A study is to be conducted in Raa atoll Vandhoo, to understand the changes in the population of sea turtles. The island h the highest turtle sightings in the Maldives.
According to a statement by the Ministry of Environment, Climate Change and Technology, the study is being carried out jointly by the ministry, Waste management Corporation Limited (WAMCO) and the Olive Ridley Project (ORP), a non-profit organization working for the conservation of sea turtles. An agreement in this regard was signed yesterday, the ministry said.
As part of the agreement, the coast of Vandhoo will be monitored and studied for a period of one year. According to the ministry, the study is being carried out to assess changes in the population of sea turtles and to determine their reproduction rate.
Vandhoo, maintained by WAMCO, is being used for management of waste generated in several northern atolls. According to the Ministry, the island is one of the most popular nesting sites for turtles.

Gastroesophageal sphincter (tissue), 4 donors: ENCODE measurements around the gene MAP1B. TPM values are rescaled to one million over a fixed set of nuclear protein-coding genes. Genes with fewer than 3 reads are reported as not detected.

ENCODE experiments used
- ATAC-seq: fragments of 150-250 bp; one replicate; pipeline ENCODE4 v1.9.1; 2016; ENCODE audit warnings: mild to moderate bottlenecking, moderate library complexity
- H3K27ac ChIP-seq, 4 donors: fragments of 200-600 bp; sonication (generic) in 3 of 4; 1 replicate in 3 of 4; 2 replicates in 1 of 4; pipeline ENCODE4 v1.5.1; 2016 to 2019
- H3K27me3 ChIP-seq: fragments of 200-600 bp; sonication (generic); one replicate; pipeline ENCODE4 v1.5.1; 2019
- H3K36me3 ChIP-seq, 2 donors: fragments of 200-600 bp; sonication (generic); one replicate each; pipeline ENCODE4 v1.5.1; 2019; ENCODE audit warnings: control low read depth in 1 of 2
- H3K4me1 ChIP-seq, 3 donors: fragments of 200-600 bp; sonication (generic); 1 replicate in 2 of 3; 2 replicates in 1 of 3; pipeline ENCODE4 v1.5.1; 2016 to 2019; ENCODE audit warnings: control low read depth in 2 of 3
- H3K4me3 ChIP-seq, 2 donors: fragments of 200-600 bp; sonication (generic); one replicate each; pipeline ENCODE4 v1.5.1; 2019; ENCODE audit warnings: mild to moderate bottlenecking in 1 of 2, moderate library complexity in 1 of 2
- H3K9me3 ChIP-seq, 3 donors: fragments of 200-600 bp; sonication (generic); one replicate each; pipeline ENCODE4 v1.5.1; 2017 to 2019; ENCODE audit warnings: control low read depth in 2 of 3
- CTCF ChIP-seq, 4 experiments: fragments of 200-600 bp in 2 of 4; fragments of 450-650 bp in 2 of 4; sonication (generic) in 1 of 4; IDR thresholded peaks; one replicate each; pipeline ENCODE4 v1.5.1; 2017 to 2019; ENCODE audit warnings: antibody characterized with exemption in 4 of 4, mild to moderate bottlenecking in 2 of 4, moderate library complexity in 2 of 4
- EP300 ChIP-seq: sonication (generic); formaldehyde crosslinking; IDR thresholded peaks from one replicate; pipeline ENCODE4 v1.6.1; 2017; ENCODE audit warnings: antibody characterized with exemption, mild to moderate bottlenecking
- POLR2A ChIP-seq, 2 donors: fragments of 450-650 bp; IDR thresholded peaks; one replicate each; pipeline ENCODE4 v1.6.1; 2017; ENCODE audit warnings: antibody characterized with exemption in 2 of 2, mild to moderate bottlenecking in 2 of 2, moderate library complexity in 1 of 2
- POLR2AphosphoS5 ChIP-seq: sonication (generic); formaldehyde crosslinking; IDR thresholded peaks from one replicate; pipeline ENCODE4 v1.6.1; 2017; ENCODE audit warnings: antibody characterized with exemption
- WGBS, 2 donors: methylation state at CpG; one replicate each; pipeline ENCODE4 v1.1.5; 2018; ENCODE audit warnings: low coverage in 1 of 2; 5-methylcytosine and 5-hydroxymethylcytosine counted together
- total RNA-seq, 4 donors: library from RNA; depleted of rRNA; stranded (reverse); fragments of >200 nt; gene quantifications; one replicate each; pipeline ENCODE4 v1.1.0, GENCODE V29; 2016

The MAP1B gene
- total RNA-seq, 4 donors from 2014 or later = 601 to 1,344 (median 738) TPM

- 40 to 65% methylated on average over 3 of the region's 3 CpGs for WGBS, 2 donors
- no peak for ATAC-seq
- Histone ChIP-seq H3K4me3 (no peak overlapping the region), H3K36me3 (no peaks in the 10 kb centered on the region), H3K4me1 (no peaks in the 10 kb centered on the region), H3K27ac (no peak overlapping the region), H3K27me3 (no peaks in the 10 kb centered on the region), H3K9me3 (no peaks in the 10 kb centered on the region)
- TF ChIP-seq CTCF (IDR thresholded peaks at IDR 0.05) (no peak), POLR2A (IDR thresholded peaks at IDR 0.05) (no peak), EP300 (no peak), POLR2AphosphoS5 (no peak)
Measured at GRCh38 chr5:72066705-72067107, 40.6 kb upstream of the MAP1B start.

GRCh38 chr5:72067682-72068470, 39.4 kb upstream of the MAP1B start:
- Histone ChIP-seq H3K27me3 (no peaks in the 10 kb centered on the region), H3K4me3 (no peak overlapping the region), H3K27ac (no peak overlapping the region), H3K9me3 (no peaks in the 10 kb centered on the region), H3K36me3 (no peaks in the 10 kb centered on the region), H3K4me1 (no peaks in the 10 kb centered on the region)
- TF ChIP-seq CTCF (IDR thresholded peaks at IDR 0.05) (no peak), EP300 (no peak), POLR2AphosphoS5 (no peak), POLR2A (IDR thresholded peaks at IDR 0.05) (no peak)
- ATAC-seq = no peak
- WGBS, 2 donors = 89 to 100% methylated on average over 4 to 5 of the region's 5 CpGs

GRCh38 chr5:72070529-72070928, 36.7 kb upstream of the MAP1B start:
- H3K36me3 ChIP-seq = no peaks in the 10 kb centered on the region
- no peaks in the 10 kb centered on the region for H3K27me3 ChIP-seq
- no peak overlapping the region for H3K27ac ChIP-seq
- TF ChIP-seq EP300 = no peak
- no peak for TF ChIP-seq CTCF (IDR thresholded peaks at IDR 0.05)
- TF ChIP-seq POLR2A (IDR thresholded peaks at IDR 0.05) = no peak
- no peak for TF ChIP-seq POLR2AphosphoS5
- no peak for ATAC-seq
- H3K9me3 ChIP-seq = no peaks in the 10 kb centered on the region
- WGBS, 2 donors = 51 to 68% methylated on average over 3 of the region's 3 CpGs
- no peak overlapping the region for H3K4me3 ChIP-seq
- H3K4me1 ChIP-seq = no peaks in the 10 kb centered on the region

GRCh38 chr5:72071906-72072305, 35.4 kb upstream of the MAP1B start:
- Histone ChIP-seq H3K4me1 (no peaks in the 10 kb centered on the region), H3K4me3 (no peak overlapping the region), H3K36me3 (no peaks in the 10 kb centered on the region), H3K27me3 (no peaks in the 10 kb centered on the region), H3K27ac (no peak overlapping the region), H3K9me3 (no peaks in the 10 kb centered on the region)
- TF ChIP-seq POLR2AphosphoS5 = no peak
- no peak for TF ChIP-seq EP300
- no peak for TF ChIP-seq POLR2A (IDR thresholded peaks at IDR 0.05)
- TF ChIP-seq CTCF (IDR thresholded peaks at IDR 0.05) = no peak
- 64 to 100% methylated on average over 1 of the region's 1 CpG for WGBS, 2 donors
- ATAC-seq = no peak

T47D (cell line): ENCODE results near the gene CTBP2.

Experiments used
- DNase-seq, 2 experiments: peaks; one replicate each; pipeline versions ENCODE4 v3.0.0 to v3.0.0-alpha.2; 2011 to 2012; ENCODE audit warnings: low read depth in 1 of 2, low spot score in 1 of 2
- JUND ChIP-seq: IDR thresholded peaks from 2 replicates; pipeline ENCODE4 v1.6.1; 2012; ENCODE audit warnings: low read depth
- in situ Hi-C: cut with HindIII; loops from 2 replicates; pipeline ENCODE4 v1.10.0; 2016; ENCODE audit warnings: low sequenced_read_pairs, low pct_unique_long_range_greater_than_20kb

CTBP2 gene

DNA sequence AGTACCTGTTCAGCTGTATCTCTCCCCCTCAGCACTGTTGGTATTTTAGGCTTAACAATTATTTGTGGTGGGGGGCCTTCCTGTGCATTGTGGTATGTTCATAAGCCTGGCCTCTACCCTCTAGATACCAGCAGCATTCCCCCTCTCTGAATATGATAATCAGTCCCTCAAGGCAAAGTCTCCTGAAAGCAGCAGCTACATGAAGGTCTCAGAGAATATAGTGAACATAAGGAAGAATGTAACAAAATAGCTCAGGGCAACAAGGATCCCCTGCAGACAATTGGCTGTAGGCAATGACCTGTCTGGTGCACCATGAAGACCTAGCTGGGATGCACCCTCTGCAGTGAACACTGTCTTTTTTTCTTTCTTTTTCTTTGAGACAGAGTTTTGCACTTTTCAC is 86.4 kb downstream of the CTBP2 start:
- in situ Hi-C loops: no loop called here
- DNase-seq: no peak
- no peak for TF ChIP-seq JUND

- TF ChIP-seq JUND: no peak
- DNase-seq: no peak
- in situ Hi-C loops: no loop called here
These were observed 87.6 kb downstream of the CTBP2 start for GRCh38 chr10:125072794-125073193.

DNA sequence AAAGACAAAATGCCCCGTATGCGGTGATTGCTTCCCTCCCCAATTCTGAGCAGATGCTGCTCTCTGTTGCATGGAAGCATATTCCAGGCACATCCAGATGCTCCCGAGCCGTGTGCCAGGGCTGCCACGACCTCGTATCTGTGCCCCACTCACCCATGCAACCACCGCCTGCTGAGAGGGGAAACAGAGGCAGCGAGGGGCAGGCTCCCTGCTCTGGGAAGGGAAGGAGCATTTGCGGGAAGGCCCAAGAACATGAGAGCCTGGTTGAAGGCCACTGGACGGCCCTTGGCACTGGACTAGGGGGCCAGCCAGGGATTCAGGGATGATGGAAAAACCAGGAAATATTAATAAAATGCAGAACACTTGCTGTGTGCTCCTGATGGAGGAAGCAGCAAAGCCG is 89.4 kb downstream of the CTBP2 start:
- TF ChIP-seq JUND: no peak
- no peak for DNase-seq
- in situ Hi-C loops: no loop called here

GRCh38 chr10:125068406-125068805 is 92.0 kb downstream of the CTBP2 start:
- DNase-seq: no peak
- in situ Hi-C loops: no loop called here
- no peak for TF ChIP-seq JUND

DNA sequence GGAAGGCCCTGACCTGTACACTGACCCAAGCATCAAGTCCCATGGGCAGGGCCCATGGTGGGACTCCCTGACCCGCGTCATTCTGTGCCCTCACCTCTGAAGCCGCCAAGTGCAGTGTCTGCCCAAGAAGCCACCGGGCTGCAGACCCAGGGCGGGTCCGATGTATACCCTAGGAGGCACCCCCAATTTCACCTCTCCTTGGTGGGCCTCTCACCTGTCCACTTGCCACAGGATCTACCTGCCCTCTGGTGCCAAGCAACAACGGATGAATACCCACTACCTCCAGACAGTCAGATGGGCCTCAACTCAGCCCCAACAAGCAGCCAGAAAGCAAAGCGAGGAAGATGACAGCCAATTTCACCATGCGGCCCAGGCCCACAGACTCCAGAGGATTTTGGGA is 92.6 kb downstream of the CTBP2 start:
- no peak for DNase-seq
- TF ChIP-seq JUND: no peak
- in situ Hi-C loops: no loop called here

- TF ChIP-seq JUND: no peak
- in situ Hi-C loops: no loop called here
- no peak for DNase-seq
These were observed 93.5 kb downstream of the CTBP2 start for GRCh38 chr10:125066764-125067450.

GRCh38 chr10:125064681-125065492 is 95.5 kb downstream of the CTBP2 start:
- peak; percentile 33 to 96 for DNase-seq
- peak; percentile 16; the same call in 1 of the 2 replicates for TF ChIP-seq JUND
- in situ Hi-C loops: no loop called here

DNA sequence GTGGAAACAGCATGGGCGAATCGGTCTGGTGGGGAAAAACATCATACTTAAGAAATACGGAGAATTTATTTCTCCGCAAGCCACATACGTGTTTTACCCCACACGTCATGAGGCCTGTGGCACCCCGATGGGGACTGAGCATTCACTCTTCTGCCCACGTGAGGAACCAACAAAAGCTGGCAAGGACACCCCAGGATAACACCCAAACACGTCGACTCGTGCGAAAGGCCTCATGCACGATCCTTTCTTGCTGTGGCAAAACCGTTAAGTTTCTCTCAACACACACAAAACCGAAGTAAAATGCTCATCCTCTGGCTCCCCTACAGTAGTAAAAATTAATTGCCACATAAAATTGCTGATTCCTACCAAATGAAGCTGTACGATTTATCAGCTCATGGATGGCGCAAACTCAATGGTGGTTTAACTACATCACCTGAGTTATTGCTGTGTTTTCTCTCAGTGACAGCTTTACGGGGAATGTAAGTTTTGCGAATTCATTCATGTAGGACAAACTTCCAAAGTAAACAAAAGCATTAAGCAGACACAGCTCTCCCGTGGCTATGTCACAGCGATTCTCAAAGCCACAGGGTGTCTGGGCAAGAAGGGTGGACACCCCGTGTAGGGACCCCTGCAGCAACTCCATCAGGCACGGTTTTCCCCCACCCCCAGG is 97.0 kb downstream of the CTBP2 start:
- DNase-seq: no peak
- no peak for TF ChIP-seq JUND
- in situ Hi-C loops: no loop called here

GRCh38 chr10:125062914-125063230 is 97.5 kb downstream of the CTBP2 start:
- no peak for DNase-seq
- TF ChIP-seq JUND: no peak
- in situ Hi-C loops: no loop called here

• WAMCO will recruit Assistant Environmental Safeguards Officers for the study.
• Officers are responsible for monitoring and protecting turtle nesting sites on the island.
• These officers will be trained in collaboration with the ORP.
• WAMCO employees working on the island will be made aware of the study.
In 2021, the Ministry conducted a pilot project in collaboration with the Environmental Protection Agency (EPA) on in Raa atoll Innamaadhoo. During the three-month study, it was found that the number of turtles nesting on the island had significantly decreased, according to the Ministry.
Since April 4, 2016, all species of sea turtles have been protected under the Maldives Environment Conservation and Preservation Act. It is illegal to catch turtles, take their eggs, or harm them in any way. Despite heavy fines for these offenses, there are still occasional reports of turtles being caught and consumed in the Maldives.